Report On The 2016  Childhood Trauma Conference (Part 2)

Haley Peckham

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In Part 1 of my report on the Childhood Trauma Conference, I talked about Dan Siegel’s thoughts on integration and connection between brain regions, brain and body, and among one another as human beings as being key to health. The capacity to integrate our current thoughts, feelings, and sensations with our memories, previous learnings, values, goals and hopes—drawing upon all regions of our brain and body—provides us with a flexible range of options to respond to life’s challenges. In Part 1 I also discussed how the research and work of Judy Atkinson, Martin Teicher, and Ed Tronick supports this view. When we are fortunate enough to experience benevolent, connected, and attuned early relationships, the neural pathways that integrate information from our bodies and between the higher (cortical) and lower (brain stem and limbic) regions of our brain are well rehearsed. It becomes second nature then to integrate the wealth of information we experience in the form of memories, feelings, reflective thoughts, values, goals, and sensations. In contrast, if our early relationships are characterised by a lack of safety and a lack of connection, the opportunities for putting our thoughts, feelings and sensations into words, having them soothed or responded to, and reflecting on them are limited. And without regular opportunities, we cannot build the connections between the regions of the brain that are involved in these healthy experiences. We cannot achieve integration.

The neural circuitry connecting the regions of the brain responsible for language, planning, reflection, feelings, and memories is built from times when these experiences are linked, such as when our caregivers help us name our feelings, when they help us understand why we might be feeling a certain way, or when they dream with us about something we want to happen or reflect with us on something that hasn’t gone the way we want. Without these linking experiences, we don’t develop the neural circuitry that would enable us to integrate all the available information in our brain. In the absence of a rich tapestry of integration afforded us by safe, connected relationships, we experience instead a whirl of unsafe experiences and disconnection where those unsafe experiences cannot be conceptualised or articulated, and our brains opt for one simple guideline: to prioritise our survival. This survival-focused approach is quick and dirty; we may misinterpret, overlook subtleties, discount extenuating circumstances, and assume the worst. Accuracy in our appraisal of a situation is traded for a faster, aggressive, defensive, or submissive default position—a relational “fight, flight, or freeze”. Defaulting to one of these positions, particularly in the context of reacting to a relationship challenge, is something that many adult survivors of trauma experience because they have not had safe opportunities to integrate their experiences, connect up regions of their brain, and develop a range of ways to respond to situations rather than just react to them.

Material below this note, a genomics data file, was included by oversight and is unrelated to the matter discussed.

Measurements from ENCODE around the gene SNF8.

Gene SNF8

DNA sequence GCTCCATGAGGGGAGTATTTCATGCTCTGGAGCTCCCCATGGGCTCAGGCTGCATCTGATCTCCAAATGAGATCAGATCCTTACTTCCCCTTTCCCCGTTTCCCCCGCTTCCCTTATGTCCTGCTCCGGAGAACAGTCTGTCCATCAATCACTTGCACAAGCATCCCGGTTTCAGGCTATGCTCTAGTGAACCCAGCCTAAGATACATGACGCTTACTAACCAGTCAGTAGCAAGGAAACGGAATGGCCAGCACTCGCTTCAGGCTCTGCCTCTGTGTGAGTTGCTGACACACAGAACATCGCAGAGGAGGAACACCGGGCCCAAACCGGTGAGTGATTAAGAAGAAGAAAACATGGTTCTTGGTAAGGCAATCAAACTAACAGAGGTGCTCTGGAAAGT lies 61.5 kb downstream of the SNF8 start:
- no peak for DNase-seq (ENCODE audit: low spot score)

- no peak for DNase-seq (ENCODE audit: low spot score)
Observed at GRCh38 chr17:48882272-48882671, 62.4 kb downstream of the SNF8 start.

Part 1 of my report focused on integration from a range of research perspectives, broadly indicating that the desirable outcome of integration occurs in the context of safe experiences of relating. This a consistent message from the research presented throughout the conference: Safety, especially safety in relationships, is paramount, and our adaptive brain is sculpted chemically, physiologically, and architecturally by our experiences of safety to give us the best chance of survival in the world we come to anticipate. Now in Part 2 of my report I introduce Vittorio Gallese’s work on the mirror neurons that help us understand another person’s experience, and Dan Hughes and Jon Baylin’s intentional targeting of brain regions or processes to create a feeling of safety in children with traumatic attachment issues. Later I also look at Stephen Porges’ polyvagal theory and Sue Carter’s research into oxytocin, both of which mediate and moderate feelings of safety.